Refusing to release homicide victims names ‘unreasonable’: RTDNA Canada

Police have agreed to a new framework which could limit the naming of homicide victims. Global News / Paul MacEachern

A new framework agreed to by Alberta’s police chiefs which could limit the frequency of naming homicide victims is raising questions from those who represent Canada’s broadcast and digital journalists.

“We believe the name should be released, whether it’s a homicide victim or a fatal accident victim, because it is in the public interest to release those names,” said Kym Geddes, vice president of membership and bylaws for the Radio Television Digital News Association (RTDNA) Canada. “We think for a police force to withhold them is unreasonable.”

On Wednesday, the Alberta Association of Police Chiefs released a new policy framework acknowledging the release of a homicide victim’s name is an infringement of the deceased’s privacy under current law. The chiefs issued the directive that in order for a name to be released going forward, a number of criteria must be met in order to ensure the violation of privacy is defendable.

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READ MORE: Alberta police chiefs unite on guidelines for releasing names of homicide victims

“Some of the scenarios in this case-by-case basis, in Alberta, are already in play anyway,” Geddes said. “If the family ask that the name not be released, families already have that right and do that now and police respect that. We’ve had many occasions here in Toronto where the family has said, ‘Sorry, we are dealing with this awful scenario,’ and then the police tell us that and we back down.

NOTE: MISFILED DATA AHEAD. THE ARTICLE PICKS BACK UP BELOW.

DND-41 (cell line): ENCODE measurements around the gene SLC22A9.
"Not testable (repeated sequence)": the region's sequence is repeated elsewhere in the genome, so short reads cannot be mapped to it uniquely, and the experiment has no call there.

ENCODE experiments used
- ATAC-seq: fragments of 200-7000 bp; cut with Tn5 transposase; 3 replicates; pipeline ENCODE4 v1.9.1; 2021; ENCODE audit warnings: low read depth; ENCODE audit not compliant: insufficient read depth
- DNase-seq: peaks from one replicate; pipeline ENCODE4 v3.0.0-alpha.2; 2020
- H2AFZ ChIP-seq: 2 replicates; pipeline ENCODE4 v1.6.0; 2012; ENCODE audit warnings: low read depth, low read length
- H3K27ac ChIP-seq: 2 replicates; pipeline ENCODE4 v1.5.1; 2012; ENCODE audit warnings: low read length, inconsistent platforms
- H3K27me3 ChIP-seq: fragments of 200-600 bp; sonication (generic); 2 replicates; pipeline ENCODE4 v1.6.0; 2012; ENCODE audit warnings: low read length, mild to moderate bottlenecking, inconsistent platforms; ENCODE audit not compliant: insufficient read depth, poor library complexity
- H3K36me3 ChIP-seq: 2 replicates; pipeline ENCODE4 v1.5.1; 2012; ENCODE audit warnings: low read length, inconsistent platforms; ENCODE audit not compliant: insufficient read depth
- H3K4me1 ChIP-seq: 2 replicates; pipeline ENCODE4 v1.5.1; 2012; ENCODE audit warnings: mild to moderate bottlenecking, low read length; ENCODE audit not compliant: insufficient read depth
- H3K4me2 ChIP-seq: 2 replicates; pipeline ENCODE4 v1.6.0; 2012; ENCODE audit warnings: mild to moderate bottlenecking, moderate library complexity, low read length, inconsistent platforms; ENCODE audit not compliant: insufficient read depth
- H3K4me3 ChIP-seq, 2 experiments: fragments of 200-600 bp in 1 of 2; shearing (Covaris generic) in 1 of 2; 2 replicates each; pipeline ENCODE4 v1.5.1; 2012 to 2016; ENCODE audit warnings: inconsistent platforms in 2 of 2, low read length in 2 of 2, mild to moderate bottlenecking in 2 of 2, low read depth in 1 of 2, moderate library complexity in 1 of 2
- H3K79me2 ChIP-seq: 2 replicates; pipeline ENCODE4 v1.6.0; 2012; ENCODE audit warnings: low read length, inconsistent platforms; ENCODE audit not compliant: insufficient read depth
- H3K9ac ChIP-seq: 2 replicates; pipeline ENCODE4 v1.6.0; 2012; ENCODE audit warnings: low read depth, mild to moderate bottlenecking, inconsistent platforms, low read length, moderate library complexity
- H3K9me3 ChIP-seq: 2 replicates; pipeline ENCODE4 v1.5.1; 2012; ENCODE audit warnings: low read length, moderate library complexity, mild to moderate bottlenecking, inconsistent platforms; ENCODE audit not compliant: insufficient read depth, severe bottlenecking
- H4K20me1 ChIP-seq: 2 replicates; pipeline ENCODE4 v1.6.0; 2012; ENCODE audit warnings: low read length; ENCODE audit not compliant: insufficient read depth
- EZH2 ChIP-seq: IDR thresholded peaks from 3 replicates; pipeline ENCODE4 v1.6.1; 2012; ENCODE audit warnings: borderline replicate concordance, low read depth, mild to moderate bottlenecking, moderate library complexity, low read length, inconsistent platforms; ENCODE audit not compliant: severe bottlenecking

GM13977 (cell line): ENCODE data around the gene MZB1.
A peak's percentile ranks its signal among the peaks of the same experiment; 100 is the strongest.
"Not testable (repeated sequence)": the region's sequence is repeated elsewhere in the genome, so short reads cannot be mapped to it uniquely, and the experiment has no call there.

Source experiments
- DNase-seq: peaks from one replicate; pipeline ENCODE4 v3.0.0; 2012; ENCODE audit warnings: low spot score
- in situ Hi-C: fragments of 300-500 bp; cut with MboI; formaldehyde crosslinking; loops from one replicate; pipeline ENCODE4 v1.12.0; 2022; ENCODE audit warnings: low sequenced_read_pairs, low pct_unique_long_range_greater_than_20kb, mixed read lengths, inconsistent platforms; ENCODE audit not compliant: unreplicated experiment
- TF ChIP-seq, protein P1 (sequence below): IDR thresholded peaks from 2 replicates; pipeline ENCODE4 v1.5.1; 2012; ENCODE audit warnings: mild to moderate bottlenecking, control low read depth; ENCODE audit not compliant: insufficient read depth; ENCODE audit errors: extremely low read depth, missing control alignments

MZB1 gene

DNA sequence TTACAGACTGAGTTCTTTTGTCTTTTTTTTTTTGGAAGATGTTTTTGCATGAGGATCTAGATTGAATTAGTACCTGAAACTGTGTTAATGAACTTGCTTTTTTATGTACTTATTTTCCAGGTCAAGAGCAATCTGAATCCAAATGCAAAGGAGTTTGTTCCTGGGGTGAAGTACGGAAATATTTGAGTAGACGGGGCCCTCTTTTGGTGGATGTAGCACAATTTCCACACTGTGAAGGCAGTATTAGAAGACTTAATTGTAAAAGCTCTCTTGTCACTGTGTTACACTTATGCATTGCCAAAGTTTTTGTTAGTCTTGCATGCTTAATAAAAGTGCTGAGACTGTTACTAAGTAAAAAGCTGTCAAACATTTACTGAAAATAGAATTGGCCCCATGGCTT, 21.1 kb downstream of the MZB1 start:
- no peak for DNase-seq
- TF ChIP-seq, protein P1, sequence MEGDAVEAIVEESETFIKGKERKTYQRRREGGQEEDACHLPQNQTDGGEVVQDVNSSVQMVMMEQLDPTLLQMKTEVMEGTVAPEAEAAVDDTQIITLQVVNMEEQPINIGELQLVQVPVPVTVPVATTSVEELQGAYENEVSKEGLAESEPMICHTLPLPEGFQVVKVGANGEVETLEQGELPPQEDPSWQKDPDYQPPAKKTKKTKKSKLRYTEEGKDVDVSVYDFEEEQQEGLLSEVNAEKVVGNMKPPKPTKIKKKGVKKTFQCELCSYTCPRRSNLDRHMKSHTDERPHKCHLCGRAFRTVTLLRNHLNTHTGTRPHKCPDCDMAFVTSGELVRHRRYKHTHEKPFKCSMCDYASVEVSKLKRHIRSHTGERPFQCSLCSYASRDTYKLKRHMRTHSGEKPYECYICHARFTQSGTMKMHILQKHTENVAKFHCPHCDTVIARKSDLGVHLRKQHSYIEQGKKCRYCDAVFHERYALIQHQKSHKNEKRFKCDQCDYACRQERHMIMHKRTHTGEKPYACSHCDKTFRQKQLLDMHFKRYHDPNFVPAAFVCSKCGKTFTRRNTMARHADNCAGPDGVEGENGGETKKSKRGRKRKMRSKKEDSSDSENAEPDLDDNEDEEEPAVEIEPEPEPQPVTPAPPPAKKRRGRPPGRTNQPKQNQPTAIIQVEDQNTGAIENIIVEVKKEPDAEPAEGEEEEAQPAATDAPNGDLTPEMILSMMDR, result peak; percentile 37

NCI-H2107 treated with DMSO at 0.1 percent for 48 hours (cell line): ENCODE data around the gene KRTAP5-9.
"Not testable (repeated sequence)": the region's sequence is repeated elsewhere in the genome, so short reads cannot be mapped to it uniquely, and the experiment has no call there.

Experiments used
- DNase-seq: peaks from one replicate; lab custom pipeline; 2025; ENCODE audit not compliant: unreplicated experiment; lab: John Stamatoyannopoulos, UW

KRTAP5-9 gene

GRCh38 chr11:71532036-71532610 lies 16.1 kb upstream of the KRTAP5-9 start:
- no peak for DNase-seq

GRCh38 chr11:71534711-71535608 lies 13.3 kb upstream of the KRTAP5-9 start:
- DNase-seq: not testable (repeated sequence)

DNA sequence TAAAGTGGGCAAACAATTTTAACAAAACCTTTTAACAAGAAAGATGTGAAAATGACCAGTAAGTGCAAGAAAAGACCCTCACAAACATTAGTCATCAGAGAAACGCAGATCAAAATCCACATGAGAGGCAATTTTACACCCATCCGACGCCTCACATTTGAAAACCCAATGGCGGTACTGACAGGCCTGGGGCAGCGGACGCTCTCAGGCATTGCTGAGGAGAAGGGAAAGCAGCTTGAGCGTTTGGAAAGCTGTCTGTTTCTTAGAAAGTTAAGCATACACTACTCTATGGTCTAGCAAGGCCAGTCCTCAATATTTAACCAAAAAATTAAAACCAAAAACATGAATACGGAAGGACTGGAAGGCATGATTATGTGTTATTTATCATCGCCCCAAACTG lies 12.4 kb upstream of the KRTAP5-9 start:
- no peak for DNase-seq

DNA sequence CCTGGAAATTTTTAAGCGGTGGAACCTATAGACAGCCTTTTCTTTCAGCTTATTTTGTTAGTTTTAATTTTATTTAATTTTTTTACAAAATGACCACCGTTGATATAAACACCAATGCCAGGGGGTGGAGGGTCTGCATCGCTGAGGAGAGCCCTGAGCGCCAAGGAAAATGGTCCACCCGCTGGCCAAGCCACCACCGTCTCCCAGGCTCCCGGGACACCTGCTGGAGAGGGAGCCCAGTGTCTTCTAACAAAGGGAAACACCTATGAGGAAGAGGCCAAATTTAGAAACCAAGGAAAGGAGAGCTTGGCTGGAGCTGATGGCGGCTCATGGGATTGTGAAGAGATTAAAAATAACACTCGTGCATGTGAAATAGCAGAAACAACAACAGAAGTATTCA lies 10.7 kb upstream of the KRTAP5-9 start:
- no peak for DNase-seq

“Broadcast journalists and any journalists follow a code of ethics in the work that we do. If a police force says to release the name of a homicide victim or any other kind of victim that will jeopardize our investigation presently, then that’s fair and we understand that.”

Geddes said police choosing to release a name can be a useful tool in diffusing speculation about whether the public is in danger, and providing clarity on details which might otherwise be erroneous, on platforms like Facebook and Twitter.

“We had an example here early this week, where we had a murder-suicide (in Toronto),” Geddes said. “The victim was a six-year-old boy. Toronto police released the name of that six-year-old boy and his father. Why? Because it diffused the situation and it didn’t trigger more press questions.

READ MORE: 6-year-old boy, father dead in apparent murder-suicide in Toronto’s east end

This isn’t the first time RTDNA Canada has opposed police restrictions on naming victims. In 2015, the organization voiced its concern over an RCMP policy to not release names of homicide victims or the names of those involved in accidents.

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“The policy to withhold names may foster misinformation and fetter journalists’ ability to gather credible and accurate details of a story that is in the public interest,” said Ian Koenigsfest, president of RTDNA Canada.

Geddes said the decision by Alberta police chiefs to work on a case-by-case basis to determine the release of names is equal to putting editorial control of the news in the hands of law enforcement.

“We work in tandem with each other on these stories,” she said. “But for the police to have full control in terms of them deciding that privacy trumps public interest, I think that’s dangerous.”

Global News and News Talk 770 are members of RTDNA Canada.

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